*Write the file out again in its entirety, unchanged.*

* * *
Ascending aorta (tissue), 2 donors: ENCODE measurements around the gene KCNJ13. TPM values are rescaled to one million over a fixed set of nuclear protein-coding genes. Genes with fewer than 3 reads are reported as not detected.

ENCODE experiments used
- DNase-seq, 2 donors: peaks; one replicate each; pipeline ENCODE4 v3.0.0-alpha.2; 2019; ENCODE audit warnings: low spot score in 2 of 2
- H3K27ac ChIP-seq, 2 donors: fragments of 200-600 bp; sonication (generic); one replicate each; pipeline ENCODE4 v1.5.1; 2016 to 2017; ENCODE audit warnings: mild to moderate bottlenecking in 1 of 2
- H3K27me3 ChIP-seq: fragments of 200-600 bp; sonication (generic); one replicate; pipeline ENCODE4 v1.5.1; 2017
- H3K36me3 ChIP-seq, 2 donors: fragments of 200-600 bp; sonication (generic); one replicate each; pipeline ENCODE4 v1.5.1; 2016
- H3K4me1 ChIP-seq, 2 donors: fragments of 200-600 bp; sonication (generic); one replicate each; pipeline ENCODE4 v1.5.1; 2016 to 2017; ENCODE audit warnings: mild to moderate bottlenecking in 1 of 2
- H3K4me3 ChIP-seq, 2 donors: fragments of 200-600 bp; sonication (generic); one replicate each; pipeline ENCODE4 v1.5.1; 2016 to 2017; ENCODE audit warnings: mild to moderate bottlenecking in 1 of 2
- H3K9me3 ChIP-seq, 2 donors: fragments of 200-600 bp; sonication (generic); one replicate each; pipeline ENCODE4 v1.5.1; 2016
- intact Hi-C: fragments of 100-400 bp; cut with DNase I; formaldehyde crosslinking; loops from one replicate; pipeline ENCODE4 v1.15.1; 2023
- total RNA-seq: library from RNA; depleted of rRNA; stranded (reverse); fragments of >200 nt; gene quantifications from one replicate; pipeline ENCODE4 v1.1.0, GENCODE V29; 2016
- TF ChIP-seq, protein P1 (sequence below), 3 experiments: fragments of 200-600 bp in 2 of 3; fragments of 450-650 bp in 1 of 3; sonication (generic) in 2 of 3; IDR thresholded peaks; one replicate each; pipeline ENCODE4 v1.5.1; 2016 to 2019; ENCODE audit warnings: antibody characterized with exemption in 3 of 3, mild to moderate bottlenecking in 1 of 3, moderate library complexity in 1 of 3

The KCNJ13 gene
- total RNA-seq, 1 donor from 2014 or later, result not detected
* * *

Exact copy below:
Ascending aorta (tissue), 2 donors: ENCODE measurements around the gene KCNJ13. TPM values are rescaled to one million over a fixed set of nuclear protein-coding genes. Genes with fewer than 3 reads are reported as not detected.

ENCODE experiments used
- DNase-seq, 2 donors: peaks; one replicate each; pipeline ENCODE4 v3.0.0-alpha.2; 2019; ENCODE audit warnings: low spot score in 2 of 2
- H3K27ac ChIP-seq, 2 donors: fragments of 200-600 bp; sonication (generic); one replicate each; pipeline ENCODE4 v1.5.1; 2016 to 2017; ENCODE audit warnings: mild to moderate bottlenecking in 1 of 2
- H3K27me3 ChIP-seq: fragments of 200-600 bp; sonication (generic); one replicate; pipeline ENCODE4 v1.5.1; 2017
- H3K36me3 ChIP-seq, 2 donors: fragments of 200-600 bp; sonication (generic); one replicate each; pipeline ENCODE4 v1.5.1; 2016
- H3K4me1 ChIP-seq, 2 donors: fragments of 200-600 bp; sonication (generic); one replicate each; pipeline ENCODE4 v1.5.1; 2016 to 2017; ENCODE audit warnings: mild to moderate bottlenecking in 1 of 2
- H3K4me3 ChIP-seq, 2 donors: fragments of 200-600 bp; sonication (generic); one replicate each; pipeline ENCODE4 v1.5.1; 2016 to 2017; ENCODE audit warnings: mild to moderate bottlenecking in 1 of 2
- H3K9me3 ChIP-seq, 2 donors: fragments of 200-600 bp; sonication (generic); one replicate each; pipeline ENCODE4 v1.5.1; 2016
- intact Hi-C: fragments of 100-400 bp; cut with DNase I; formaldehyde crosslinking; loops from one replicate; pipeline ENCODE4 v1.15.1; 2023
- total RNA-seq: library from RNA; depleted of rRNA; stranded (reverse); fragments of >200 nt; gene quantifications from one replicate; pipeline ENCODE4 v1.1.0, GENCODE V29; 2016
- TF ChIP-seq, protein P1 (sequence below), 3 experiments: fragments of 200-600 bp in 2 of 3; fragments of 450-650 bp in 1 of 3; sonication (generic) in 2 of 3; IDR thresholded peaks; one replicate each; pipeline ENCODE4 v1.5.1; 2016 to 2019; ENCODE audit warnings: antibody characterized with exemption in 3 of 3, mild to moderate bottlenecking in 1 of 3, moderate library complexity in 1 of 3

The KCNJ13 gene
- total RNA-seq, 1 donor from 2014 or later, result not detected